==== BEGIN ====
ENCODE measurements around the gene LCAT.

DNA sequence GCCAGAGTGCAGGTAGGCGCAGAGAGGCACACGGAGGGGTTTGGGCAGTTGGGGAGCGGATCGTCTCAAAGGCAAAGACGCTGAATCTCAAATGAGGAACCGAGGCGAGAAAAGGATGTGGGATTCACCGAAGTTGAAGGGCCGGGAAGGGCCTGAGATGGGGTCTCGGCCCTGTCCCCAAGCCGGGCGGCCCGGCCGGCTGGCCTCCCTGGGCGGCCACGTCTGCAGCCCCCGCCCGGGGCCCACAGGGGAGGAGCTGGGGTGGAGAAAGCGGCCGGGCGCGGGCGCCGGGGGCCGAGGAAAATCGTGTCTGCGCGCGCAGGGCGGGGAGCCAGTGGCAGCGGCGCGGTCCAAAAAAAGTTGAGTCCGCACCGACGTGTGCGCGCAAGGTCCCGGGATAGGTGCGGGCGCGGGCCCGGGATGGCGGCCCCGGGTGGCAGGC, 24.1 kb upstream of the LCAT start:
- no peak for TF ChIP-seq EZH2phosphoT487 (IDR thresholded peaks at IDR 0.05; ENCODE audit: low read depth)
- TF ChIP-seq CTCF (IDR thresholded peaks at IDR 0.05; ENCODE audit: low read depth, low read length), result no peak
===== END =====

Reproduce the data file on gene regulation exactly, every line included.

ENCODE measurements around the gene LCAT.

DNA sequence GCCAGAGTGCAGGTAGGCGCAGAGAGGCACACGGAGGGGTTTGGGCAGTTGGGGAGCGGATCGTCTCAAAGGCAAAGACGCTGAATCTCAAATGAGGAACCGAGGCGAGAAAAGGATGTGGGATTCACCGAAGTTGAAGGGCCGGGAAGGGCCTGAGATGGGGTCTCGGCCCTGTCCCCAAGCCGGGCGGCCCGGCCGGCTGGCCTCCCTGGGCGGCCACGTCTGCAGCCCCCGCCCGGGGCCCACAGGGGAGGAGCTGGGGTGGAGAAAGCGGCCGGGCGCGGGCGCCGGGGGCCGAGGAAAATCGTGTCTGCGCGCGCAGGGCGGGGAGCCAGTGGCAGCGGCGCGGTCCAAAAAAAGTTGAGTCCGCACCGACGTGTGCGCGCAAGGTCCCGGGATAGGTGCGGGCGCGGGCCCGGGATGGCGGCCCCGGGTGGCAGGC, 24.1 kb upstream of the LCAT start:
- no peak for TF ChIP-seq EZH2phosphoT487 (IDR thresholded peaks at IDR 0.05; ENCODE audit: low read depth)
- TF ChIP-seq CTCF (IDR thresholded peaks at IDR 0.05; ENCODE audit: low read depth, low read length), result no peak